Prandial presbyopia: The muffin man

Henry L. Hudson, Vivian Rismondo, Alfredo A. Sadun

Research output: Contribution to journalArticlepeer-review

1 Scopus citations


Transient blurring of near vision can be due to a variety of causes. We report the case of a 35- year-old man with a 10-year history of blurring of near vision that begins 30 to 45 seconds after he starts to eat and that lasts until 10 to 15 minutes after he stops eating. Magnetic resonance imaging and computed tomography of the brain and orbits did not reveal any abnormality, and stimulation of individual cranial nerves did not result in a loss of near vision. Retinoscopic refraction revealed the loss of 1.5 dioptres of accommodative power in each eye one minute after he began to eat. To the best of our knowledge such blurring of vision at near, immediately after initiating a meal, has not been previously reported. The neuroanatomy of the accommodation and of the gustatory pathways are discussed, as they may relate to this patient's visual complaint.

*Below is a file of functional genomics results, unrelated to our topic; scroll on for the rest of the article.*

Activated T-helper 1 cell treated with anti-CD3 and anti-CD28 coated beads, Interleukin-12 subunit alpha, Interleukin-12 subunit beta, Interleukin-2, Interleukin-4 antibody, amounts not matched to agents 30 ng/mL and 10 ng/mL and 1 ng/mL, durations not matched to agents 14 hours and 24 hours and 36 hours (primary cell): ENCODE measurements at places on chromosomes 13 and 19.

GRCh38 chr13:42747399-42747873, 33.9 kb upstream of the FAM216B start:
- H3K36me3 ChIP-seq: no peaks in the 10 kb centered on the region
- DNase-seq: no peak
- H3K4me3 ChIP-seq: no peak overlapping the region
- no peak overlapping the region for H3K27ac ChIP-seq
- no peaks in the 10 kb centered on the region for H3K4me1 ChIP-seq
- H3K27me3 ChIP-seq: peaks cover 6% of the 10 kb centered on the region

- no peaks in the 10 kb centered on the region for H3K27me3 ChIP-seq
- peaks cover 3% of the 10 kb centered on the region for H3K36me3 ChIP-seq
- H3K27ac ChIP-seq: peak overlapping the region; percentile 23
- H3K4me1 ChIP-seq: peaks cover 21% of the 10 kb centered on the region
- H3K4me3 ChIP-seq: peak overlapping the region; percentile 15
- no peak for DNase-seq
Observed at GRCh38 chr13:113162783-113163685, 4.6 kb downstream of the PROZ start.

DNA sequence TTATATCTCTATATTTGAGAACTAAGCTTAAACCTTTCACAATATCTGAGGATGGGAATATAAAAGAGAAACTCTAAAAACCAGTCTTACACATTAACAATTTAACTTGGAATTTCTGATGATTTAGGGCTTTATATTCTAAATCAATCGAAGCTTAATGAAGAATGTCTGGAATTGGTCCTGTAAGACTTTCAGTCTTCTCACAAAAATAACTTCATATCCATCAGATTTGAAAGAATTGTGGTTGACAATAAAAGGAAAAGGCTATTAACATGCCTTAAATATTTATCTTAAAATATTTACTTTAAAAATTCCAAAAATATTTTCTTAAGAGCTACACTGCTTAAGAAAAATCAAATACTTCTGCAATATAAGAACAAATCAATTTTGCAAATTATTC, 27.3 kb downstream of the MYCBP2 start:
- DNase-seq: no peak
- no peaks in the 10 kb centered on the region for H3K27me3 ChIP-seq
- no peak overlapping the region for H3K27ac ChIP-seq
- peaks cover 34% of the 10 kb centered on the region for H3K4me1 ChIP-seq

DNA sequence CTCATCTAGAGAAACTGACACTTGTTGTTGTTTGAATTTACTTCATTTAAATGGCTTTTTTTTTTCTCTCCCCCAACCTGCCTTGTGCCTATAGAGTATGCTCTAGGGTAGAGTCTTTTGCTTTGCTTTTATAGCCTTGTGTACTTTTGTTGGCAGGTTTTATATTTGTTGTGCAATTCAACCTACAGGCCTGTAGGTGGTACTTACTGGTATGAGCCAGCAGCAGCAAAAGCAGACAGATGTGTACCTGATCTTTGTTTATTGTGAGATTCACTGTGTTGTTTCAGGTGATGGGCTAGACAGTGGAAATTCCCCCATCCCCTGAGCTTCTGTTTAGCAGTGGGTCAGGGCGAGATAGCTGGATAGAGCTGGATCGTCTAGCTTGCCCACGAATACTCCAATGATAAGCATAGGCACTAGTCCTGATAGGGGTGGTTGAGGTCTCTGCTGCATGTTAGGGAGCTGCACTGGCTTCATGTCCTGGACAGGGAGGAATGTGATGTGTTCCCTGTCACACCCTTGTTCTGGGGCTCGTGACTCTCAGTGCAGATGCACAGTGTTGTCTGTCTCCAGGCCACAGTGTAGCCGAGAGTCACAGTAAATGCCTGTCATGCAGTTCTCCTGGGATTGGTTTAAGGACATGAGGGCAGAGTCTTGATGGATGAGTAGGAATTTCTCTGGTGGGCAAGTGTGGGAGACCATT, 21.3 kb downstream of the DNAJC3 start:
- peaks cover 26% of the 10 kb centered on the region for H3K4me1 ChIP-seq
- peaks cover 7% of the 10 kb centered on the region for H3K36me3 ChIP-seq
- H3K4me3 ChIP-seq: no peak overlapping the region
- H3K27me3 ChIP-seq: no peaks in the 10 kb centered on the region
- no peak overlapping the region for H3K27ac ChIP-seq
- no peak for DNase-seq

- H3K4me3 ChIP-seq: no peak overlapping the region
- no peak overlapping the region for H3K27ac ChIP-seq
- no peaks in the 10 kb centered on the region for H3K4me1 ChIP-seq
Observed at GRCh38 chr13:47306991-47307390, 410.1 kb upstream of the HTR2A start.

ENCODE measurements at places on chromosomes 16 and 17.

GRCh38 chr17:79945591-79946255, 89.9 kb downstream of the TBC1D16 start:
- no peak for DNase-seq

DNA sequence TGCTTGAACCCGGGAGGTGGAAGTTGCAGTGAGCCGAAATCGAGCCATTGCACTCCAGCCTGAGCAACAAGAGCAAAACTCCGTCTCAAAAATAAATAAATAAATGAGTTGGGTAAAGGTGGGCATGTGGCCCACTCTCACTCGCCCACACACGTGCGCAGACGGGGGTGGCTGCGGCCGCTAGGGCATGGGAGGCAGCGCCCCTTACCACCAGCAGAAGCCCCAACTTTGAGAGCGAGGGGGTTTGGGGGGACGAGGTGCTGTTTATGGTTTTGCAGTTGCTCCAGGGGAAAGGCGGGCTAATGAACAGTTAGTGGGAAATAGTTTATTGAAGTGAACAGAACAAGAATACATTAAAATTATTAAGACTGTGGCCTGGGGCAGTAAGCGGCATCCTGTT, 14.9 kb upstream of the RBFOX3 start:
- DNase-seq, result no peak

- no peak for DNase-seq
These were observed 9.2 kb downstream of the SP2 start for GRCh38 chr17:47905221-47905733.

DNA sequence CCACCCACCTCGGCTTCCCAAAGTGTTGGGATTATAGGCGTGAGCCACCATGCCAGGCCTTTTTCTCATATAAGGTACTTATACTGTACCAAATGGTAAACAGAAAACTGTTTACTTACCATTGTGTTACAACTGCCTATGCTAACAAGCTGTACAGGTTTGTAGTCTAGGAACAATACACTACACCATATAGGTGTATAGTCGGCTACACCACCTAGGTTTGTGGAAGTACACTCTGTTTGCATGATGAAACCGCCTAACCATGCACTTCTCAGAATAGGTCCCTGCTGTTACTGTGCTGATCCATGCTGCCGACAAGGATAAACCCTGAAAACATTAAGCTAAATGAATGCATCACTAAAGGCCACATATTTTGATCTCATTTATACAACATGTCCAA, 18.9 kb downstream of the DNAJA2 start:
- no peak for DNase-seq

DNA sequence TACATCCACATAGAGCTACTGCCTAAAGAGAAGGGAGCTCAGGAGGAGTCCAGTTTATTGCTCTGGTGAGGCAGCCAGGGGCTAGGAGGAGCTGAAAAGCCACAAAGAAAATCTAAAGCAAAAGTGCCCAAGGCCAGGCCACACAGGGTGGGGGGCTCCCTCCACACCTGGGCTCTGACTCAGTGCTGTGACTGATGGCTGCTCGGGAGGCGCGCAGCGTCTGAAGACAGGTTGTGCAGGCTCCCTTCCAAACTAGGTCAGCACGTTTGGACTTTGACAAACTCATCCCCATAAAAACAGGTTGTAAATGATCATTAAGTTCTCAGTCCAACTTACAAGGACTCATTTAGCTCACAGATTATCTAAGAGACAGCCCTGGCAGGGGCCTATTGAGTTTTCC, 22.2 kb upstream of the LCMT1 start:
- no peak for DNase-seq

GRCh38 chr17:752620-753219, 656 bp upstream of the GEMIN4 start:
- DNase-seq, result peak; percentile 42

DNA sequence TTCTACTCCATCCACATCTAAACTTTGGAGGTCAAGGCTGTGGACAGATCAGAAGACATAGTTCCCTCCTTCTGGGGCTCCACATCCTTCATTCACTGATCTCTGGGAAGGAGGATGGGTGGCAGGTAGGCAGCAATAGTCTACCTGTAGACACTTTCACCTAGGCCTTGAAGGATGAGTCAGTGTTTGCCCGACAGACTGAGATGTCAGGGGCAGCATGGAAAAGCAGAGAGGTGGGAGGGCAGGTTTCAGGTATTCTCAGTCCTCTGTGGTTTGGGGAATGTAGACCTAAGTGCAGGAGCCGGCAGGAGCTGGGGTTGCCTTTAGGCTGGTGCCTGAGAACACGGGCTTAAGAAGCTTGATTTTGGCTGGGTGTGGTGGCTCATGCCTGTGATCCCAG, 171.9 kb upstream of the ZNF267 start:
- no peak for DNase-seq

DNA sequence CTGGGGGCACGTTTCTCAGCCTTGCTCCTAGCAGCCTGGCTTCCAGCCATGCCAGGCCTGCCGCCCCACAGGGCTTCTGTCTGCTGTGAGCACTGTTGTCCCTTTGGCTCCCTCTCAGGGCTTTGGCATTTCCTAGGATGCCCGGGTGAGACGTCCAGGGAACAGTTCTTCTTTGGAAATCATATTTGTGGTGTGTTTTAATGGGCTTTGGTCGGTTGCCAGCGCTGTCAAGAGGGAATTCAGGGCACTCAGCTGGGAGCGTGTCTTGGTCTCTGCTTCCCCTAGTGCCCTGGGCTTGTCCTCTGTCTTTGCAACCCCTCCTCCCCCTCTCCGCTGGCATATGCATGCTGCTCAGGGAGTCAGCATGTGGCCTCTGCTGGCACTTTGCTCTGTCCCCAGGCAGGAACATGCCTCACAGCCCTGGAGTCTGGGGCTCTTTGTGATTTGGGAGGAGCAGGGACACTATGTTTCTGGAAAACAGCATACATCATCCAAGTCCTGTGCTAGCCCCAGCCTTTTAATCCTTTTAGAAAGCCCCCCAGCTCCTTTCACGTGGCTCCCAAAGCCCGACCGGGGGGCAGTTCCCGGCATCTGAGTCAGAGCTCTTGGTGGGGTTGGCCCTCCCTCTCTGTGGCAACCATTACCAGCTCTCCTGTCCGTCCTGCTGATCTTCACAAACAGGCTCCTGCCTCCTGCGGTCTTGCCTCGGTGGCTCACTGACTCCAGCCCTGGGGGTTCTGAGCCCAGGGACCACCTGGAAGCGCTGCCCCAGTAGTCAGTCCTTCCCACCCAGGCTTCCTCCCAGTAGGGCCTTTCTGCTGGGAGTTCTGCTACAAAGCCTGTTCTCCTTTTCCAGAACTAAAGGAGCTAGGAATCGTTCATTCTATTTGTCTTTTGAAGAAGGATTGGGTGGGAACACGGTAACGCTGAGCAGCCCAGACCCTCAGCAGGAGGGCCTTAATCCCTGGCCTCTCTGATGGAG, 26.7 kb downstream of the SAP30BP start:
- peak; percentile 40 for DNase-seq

Original languageEnglish (US)
Pages (from-to)707-709
Number of pages3
JournalBritish Journal of Ophthalmology
Issue number12
StatePublished - 1991
Externally publishedYes

ASJC Scopus subject areas

  • Ophthalmology
  • Sensory Systems
  • Cellular and Molecular Neuroscience


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